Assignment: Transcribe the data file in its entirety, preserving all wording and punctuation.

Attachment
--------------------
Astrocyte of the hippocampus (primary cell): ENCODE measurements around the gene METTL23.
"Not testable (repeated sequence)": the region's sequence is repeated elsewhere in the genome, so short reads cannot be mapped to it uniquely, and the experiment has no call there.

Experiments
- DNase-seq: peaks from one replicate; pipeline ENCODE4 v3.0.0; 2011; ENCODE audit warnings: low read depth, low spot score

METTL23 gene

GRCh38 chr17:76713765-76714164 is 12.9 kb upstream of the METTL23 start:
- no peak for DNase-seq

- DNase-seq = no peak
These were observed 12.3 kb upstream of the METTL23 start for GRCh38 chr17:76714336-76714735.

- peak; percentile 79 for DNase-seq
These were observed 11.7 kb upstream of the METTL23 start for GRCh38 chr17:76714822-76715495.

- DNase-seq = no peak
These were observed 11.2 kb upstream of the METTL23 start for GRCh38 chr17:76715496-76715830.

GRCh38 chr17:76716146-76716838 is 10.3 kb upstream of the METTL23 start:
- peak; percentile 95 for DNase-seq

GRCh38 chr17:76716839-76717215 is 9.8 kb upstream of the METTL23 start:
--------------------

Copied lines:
Astrocyte of the hippocampus (primary cell): ENCODE measurements around the gene METTL23.
"Not testable (repeated sequence)": the region's sequence is repeated elsewhere in the genome, so short reads cannot be mapped to it uniquely, and the experiment has no call there.

Experiments
- DNase-seq: peaks from one replicate; pipeline ENCODE4 v3.0.0; 2011; ENCODE audit warnings: low read depth, low spot score

METTL23 gene

GRCh38 chr17:76713765-76714164 is 12.9 kb upstream of the METTL23 start:
- no peak for DNase-seq

- DNase-seq = no peak
These were observed 12.3 kb upstream of the METTL23 start for GRCh38 chr17:76714336-76714735.

- peak; percentile 79 for DNase-seq
These were observed 11.7 kb upstream of the METTL23 start for GRCh38 chr17:76714822-76715495.

- DNase-seq = no peak
These were observed 11.2 kb upstream of the METTL23 start for GRCh38 chr17:76715496-76715830.

GRCh38 chr17:76716146-76716838 is 10.3 kb upstream of the METTL23 start:
- peak; percentile 95 for DNase-seq

GRCh38 chr17:76716839-76717215 is 9.8 kb upstream of the METTL23 start: